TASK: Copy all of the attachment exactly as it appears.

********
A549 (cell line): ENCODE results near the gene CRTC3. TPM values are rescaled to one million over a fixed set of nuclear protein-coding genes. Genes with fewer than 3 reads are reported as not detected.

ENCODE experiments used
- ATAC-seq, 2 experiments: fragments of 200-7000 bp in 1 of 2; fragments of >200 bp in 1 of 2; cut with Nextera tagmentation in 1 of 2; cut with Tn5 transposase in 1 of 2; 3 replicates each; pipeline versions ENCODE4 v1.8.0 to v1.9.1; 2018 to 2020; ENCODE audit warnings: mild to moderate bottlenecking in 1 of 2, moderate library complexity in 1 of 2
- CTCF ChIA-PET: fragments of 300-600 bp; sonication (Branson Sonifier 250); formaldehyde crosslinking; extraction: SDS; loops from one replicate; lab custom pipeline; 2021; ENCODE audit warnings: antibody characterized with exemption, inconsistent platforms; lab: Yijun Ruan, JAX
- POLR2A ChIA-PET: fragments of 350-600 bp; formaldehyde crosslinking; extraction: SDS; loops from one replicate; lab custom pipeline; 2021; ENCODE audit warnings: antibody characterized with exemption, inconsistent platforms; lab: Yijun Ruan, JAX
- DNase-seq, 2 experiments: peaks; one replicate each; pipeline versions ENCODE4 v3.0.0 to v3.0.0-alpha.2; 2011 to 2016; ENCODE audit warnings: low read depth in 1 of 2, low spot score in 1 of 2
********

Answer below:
A549 (cell line): ENCODE results near the gene CRTC3. TPM values are rescaled to one million over a fixed set of nuclear protein-coding genes. Genes with fewer than 3 reads are reported as not detected.

ENCODE experiments used
- ATAC-seq, 2 experiments: fragments of 200-7000 bp in 1 of 2; fragments of >200 bp in 1 of 2; cut with Nextera tagmentation in 1 of 2; cut with Tn5 transposase in 1 of 2; 3 replicates each; pipeline versions ENCODE4 v1.8.0 to v1.9.1; 2018 to 2020; ENCODE audit warnings: mild to moderate bottlenecking in 1 of 2, moderate library complexity in 1 of 2
- CTCF ChIA-PET: fragments of 300-600 bp; sonication (Branson Sonifier 250); formaldehyde crosslinking; extraction: SDS; loops from one replicate; lab custom pipeline; 2021; ENCODE audit warnings: antibody characterized with exemption, inconsistent platforms; lab: Yijun Ruan, JAX
- POLR2A ChIA-PET: fragments of 350-600 bp; formaldehyde crosslinking; extraction: SDS; loops from one replicate; lab custom pipeline; 2021; ENCODE audit warnings: antibody characterized with exemption, inconsistent platforms; lab: Yijun Ruan, JAX
- DNase-seq, 2 experiments: peaks; one replicate each; pipeline versions ENCODE4 v3.0.0 to v3.0.0-alpha.2; 2011 to 2016; ENCODE audit warnings: low read depth in 1 of 2, low spot score in 1 of 2